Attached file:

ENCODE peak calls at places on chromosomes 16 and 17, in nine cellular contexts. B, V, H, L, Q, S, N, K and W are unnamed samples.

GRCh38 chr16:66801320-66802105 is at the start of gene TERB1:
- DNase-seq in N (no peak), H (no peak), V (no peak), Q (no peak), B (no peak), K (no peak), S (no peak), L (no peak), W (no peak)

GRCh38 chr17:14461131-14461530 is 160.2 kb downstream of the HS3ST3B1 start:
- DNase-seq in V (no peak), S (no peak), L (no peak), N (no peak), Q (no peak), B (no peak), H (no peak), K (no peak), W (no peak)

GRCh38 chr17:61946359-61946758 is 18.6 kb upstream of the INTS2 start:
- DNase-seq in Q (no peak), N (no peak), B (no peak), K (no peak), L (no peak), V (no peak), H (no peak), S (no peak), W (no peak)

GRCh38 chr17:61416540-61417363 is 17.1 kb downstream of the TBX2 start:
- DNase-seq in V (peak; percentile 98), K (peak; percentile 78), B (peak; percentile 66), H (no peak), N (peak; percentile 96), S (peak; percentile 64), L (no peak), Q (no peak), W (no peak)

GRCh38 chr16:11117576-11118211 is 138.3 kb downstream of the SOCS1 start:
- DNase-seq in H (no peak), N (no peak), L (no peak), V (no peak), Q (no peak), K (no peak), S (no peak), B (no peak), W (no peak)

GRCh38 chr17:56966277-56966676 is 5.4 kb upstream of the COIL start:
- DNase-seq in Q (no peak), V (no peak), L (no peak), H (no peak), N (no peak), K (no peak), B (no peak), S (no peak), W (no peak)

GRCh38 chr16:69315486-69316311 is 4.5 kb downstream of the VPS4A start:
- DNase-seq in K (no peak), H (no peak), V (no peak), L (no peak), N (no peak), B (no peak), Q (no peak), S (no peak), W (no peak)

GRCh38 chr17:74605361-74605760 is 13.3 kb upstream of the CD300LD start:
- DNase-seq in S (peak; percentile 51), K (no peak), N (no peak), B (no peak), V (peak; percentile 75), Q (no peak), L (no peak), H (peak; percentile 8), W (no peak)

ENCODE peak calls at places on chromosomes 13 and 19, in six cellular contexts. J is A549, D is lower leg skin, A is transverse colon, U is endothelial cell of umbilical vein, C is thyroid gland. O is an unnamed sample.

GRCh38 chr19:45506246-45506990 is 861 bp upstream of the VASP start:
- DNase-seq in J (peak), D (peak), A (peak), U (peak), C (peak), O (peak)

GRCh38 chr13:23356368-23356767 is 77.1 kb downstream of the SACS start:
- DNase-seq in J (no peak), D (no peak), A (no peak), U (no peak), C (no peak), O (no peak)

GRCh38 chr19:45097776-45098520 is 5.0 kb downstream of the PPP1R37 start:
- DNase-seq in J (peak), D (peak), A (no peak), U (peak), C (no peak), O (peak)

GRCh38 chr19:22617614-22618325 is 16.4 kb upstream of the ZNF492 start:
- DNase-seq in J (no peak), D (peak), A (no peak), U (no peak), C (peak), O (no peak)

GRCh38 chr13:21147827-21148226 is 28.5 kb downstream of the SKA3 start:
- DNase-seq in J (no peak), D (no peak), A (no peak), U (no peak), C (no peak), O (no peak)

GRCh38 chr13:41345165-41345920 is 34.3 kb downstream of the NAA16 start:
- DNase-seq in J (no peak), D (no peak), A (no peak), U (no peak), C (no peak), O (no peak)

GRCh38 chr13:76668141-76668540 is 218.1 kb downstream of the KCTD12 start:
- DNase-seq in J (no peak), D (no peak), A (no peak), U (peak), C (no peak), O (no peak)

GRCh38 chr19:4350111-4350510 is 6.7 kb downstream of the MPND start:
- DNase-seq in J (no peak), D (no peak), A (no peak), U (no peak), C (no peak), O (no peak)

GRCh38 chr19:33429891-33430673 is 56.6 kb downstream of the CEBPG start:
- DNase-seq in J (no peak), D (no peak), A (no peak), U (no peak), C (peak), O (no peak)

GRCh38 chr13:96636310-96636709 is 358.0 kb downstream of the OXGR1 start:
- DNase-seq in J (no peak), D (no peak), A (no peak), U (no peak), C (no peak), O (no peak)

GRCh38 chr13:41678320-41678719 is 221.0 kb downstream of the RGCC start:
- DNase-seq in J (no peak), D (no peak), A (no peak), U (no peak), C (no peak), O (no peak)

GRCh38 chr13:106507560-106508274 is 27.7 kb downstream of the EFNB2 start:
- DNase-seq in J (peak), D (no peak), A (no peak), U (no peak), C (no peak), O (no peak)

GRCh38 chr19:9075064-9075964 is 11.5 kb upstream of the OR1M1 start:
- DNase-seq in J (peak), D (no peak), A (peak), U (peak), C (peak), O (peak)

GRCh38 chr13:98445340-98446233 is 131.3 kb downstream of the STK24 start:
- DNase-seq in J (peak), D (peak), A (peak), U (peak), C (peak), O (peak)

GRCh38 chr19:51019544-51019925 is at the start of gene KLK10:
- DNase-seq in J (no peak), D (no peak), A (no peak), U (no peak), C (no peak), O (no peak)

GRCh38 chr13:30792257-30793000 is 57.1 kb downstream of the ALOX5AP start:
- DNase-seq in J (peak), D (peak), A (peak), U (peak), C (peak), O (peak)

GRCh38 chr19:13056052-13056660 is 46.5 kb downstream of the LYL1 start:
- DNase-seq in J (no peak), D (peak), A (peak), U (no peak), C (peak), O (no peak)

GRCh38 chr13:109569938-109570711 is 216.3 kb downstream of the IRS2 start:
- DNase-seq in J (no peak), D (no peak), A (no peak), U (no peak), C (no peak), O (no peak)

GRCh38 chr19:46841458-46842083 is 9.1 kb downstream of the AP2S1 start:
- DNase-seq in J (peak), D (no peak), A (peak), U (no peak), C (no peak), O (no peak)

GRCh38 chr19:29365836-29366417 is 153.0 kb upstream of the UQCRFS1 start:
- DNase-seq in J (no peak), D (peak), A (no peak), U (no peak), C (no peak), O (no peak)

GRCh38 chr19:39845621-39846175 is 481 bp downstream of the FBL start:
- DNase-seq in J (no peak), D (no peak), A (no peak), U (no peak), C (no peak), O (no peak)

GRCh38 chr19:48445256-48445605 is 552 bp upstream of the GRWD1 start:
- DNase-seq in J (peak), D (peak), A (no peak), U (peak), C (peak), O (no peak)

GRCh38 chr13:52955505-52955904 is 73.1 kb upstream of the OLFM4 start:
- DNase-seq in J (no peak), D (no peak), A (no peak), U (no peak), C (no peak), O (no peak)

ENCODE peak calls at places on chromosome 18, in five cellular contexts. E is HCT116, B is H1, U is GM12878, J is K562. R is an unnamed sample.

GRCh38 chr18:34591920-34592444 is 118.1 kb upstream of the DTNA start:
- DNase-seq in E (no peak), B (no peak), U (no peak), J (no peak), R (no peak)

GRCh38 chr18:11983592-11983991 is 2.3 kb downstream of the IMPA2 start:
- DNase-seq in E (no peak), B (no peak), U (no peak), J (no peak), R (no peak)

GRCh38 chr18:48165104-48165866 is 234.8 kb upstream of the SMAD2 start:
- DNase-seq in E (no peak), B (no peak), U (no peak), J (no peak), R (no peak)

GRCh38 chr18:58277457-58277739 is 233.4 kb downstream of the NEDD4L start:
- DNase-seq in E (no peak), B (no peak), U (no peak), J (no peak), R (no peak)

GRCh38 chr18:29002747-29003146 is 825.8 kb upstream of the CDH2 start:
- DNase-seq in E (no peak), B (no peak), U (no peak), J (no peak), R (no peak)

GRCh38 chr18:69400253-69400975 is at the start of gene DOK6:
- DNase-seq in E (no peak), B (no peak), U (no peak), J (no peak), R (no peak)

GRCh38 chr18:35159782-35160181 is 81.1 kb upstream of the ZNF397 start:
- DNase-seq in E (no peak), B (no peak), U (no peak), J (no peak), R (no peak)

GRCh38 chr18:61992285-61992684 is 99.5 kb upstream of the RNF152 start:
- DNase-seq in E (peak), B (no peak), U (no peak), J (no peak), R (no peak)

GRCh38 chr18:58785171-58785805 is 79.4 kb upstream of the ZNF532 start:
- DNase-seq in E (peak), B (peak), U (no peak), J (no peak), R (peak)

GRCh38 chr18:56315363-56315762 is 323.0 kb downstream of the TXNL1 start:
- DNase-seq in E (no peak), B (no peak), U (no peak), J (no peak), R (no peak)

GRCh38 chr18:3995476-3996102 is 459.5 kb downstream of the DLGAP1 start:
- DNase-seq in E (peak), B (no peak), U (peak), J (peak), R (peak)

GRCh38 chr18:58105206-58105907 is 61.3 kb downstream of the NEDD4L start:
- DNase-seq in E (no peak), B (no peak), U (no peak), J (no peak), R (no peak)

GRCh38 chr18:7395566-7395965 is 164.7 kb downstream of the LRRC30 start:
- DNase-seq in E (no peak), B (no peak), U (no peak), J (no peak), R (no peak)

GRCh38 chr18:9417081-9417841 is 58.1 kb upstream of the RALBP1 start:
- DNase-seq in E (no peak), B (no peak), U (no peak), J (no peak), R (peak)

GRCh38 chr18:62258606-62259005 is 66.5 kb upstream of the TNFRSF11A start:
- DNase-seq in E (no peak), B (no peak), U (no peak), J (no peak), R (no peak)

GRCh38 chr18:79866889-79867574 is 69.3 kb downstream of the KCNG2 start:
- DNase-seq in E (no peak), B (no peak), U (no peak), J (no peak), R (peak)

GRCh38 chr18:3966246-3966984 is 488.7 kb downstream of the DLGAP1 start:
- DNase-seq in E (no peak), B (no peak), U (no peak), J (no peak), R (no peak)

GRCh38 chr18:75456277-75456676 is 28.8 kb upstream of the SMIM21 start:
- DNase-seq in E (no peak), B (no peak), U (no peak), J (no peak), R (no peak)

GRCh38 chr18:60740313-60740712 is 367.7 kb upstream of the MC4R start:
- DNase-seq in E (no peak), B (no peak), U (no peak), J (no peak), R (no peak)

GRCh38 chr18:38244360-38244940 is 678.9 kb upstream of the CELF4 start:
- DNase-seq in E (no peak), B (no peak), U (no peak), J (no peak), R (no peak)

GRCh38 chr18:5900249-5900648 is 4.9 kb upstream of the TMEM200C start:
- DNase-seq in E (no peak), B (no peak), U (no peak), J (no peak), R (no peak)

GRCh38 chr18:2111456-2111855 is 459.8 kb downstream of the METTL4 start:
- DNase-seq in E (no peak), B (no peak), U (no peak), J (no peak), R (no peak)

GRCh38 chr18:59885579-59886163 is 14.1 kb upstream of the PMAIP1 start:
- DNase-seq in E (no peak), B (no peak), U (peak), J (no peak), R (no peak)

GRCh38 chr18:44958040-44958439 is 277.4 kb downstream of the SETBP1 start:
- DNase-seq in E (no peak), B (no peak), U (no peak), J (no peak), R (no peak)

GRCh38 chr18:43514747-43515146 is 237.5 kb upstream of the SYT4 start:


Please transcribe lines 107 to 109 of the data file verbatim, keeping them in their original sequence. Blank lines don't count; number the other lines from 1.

- DNase-seq in E (no peak), B (no peak), U (no peak), J (no peak), R (no peak)

GRCh38 chr18:2111456-2111855 is 459.8 kb downstream of the METTL4 start:
- DNase-seq in E (no peak), B (no peak), U (no peak), J (no peak), R (no peak)